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Table 2 Lessons learned during selection process development

From: Case study of a method of development of a selection process for community health workers in sub-Saharan Africa

Stage Process Lesson
1 Review existing selection process An existing process (or processes) provide(s) ideas and examples but may not necessarily be effective even within the setting for which they were designed: evaluating predictive validity is important.
2 Observational job analysis Use each household visit/client contact/CHW activity as the “unit” if such activities are all of a similar duration, or a suitable time block (e.g. 10–15 min) if the activities undertaken vary in duration.
Include data collection on the type of activity as this may help the choice of scenario topics for questions developed.
3 Obtaining views of stakeholders Include CHWs if pre-implementation testing is limited—we obtained a considerable amount of feedback from CHWs during the process of training field workers to undertake the cognitive interviews.
3 Data analysis of sorting task A different approach (to that planned and therefore used here) may be warranted given that no KSAs were identified for inclusion based on the data from Ghana. For example, excellent and important ratings could be combined, or stakeholders could be asked to select the five most important KSAs.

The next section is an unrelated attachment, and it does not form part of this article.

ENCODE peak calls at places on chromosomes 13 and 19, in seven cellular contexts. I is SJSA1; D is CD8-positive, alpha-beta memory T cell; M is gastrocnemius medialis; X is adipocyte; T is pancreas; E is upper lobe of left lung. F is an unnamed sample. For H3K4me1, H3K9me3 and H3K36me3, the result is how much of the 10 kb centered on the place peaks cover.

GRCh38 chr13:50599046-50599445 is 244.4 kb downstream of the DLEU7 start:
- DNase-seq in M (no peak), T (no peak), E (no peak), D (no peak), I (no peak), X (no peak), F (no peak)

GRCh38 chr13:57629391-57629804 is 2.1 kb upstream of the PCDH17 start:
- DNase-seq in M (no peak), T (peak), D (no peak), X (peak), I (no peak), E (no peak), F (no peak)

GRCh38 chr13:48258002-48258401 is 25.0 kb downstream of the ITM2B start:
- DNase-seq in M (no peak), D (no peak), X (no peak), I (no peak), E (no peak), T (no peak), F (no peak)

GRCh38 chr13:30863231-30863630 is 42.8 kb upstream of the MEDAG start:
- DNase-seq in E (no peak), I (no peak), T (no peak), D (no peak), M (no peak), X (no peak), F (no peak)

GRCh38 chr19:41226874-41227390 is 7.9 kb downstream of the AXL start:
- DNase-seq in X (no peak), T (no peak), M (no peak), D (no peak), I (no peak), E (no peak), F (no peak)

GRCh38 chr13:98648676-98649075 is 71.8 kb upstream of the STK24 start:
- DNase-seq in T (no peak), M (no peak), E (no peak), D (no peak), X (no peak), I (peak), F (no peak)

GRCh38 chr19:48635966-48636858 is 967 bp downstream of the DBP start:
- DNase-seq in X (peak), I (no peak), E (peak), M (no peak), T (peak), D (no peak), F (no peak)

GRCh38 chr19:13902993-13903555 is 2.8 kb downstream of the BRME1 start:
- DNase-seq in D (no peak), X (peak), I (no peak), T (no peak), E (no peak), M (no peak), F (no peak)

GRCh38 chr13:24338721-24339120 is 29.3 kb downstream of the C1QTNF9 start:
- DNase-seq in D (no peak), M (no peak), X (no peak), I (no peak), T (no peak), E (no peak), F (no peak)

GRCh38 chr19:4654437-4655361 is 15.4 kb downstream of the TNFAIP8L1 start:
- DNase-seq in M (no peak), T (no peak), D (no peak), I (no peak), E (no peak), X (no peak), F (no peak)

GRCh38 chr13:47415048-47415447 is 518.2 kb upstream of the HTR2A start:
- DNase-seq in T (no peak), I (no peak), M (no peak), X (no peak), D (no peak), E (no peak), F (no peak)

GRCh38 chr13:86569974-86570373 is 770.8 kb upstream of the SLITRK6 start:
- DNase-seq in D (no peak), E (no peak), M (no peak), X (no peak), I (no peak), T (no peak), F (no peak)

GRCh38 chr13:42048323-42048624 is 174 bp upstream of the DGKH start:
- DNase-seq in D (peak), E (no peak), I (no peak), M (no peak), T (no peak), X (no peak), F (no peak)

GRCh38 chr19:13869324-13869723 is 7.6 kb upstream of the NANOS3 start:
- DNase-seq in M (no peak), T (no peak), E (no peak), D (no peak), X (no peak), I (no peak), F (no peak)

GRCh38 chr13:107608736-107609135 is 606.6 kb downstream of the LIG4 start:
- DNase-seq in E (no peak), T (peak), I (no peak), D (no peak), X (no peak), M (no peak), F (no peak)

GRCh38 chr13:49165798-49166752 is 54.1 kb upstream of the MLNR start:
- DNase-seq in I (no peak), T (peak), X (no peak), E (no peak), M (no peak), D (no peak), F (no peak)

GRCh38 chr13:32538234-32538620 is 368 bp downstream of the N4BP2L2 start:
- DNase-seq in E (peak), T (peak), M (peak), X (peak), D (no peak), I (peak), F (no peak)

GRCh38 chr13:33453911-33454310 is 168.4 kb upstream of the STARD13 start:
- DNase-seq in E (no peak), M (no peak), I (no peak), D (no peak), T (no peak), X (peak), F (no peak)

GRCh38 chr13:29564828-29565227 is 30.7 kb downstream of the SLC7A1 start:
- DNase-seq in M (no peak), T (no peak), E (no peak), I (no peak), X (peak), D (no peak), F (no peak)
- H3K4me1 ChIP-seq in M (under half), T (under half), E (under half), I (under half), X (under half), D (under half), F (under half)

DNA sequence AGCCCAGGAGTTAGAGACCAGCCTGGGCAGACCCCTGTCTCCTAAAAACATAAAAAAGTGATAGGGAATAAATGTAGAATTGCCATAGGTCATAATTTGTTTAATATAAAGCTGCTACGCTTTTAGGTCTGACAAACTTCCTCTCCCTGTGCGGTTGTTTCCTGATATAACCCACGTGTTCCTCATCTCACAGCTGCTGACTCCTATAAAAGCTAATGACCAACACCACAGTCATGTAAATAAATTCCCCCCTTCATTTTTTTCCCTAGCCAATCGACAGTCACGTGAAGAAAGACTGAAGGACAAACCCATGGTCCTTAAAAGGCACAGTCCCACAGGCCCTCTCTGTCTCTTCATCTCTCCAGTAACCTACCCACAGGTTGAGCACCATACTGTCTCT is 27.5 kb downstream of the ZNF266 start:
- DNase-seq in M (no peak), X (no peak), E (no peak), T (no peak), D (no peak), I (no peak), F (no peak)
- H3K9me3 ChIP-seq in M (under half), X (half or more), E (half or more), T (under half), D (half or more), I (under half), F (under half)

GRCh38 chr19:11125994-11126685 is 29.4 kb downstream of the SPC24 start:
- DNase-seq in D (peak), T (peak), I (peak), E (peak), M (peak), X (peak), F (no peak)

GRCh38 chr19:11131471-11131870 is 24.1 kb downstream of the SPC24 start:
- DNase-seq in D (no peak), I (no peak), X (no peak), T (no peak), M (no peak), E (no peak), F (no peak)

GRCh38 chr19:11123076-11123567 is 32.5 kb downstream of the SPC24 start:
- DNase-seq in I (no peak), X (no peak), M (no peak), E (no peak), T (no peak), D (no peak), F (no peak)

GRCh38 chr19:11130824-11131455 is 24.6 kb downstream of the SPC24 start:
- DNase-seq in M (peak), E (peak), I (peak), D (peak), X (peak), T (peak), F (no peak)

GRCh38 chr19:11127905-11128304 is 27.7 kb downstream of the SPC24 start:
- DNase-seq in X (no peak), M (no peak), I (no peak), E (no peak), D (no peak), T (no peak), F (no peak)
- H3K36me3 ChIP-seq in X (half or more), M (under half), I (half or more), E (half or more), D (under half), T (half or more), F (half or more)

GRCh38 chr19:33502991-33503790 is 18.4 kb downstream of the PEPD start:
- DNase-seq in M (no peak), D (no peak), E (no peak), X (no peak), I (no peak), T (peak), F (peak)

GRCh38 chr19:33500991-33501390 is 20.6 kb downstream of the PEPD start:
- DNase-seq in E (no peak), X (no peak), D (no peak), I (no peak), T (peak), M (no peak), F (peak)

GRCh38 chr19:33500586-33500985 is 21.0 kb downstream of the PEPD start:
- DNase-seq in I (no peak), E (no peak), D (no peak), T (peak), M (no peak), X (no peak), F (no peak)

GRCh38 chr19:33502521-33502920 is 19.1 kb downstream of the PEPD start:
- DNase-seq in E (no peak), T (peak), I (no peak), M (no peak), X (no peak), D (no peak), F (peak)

3 Managing stakeholders’ expectations Stakeholders may have unrealistic expectations of the resources available for selection in terms of how many people should sit on an interview panel (a panel with multiple interviewers may also be unacceptable to CHWs, with some reporting in alpha and beta testing that any kind of interview would be very stressful).
4 Writing high quality questions Allow sufficient time and be prepared for the process to be a little challenging.
4 Determining and operationalising marking/scoring criteria for interview questions Criteria need to be explicit and interviewer training is essential to ensure fairness across CHWs interviewed by different individuals.
5 Determining test length The length of test that is feasible for CHW programmes may not be sufficiently reliable and thus a trade-off between reliability and feasibility may be required.
5 Deciding how to combine scores from different elements of a selection process Given the low correlations between scores on each element, a low passing score for the written test may be appropriate, followed by combining scores for final selection decisions. However, this may increase the number of applicants shortlisted for interview to an unmanageable number.
5 Ensuring content validity Keep questions as simple as possible and double-check that they relate to CHWs’ on-the-job roles (with CHWs if possible).
5 Enhancing fairness and applicant acceptability Provide applicants with information about the selection process in advance, possibly including some example questions.